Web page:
Jeffrey W. Herrmann
Note regarding Spring and Fall 2018: I will be taking a sabbatical from January 1 to December 31, 2018, and will not be teaching any courses in the Spring and Fall 2018 semesters.
The LinkUp Consulting team from BMGT/ENES 490H, Fall 2017. The QUEST students are Max Samuels, Benjamin Graney Green, Christy Powell, Cece Ukejianya, and Alvin Wang. (Photo: Max Samuels.)
ENME 426, Production Management. (This course was ENME 489J.) This course covers the basic concepts and intuition needed to design and control manufacturing systems. The content will include the key behavioral tendencies of manufacturing plants, including the corrupting influence of variability. Understanding the underlying behavior of manufacturing systems helps one to improve existing systems and design new systems. The course covers the history of manufacturing, production planning and scheduling, lean manufacturing, manufacturing system performance measures, queueing systems, variability, push and pull production control, and end-user modeling. The textbook is Factory Physics, by Hopp and Spearman. Link to ENME 426 syllabus.
ENME 607 / ENRE 671 Engineering Decision Making and Risk Management. (This course was ENME 808X.)
A brief part of a lecture in this course is included in the list of Media Site demos created by DETS.
The objective of this course is for students to learn the key topics in engineering decision making and risk management so that they can improve decision making and reduce risk in their engineering activities and organizations.
The course textbook is Engineering Decision Making and Risk Management, John Wiley and Sons, 2015.
Please see this recent syllabus for details about this course.
In the course of engineering design, project management, and other functions, engineers have to make decisions, almost always under time and budget constraints. Managing risk requires making decisions in the presence of uncertainty. This course will cover material on individual decision making, group decision making, and organizations of decision-makers. The course will present techniques for making better decisions, for understanding how decisions are related to each other, and for managing risk.
Course Learning Objectives. At the completion of this course, students will be able to do the following:
In 2017, I started the Designing Innovations research stream in the University of Maryland's First-Year Innovation & Research Experience program. In this stream students entify appropriate system design problems, develop designs that solve these problems, plan and conduct experiments in which they observe subjects designing systems, identify the strategies that the designers use, and build and use simulation models to evaluate design strategies.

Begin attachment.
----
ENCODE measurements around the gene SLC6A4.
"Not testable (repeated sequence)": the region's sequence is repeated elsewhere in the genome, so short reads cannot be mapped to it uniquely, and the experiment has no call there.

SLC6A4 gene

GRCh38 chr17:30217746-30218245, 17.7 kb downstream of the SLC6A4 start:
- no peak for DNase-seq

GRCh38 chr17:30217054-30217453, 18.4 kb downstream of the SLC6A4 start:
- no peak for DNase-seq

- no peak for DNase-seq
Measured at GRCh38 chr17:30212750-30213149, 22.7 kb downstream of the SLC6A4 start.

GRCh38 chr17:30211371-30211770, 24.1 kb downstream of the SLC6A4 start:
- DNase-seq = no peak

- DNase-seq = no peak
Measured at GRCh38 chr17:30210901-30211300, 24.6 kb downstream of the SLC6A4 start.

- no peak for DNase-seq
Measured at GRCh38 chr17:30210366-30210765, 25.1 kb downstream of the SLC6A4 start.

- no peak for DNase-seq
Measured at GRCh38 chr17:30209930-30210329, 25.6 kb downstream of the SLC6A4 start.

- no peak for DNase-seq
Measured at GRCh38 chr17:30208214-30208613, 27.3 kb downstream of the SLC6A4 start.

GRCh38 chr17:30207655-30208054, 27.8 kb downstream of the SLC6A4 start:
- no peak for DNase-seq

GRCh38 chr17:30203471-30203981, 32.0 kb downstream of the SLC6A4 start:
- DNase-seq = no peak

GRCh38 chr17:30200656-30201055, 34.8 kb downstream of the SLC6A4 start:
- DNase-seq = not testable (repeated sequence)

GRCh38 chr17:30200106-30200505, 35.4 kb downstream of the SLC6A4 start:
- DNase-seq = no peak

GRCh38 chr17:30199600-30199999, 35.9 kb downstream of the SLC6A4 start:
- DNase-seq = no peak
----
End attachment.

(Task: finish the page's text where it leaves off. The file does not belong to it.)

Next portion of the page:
ENME 601, Manufacturing Systems Design and Control. (This course was numbered ENME 808G.) Use the following link to view or download the course notes. This course presents techniques for modeling and analyzing discrete event systems like manufacturing systems. The content will include the key types of deterministic and non-deterministic models, including discrete-event simulation and stochastic processes. Understanding the underlying system behavior helps one to improve existing systems and design new systems. It includes the following topics:
Until 2017, I served as the Academic Director for the University of Maryland Quality Enhancement Systems and Teams (QUEST) Honors Program. I also taught two courses for students in the program.
Kylie Goodell King and I wrote an article about the program's learning outcomes and the process for assessing them. The article was published in The Faculty Voice here.
ENES 489Q / BMGT 438G Design and Innovation in Silicon Valley. Dr. King and I developed this course, in which students study the product and software development processes at firms in Silicon Valley. The students traveled to California for spring break, visit these firms, and interview experts to get detailed information about the firms' development processes.
From 2010 to 2013, I served as the faculty mentor for the BIOCOUNTER team, composed of students participating in the Gemstone program. The BIOCOUNTER team examined the processes of detecting, investigating, and responding to an anthrax attack. Visit the BIOCOUNTER web site for more about their research.
The Gemstone program is a multidisciplinary four-year research program for selected undergraduate honors students of all majors. Under the guidance of faculty mentors and Gemstone staff, teams of students design, direct and conduct significant research.
Last updated on December 28, 2017.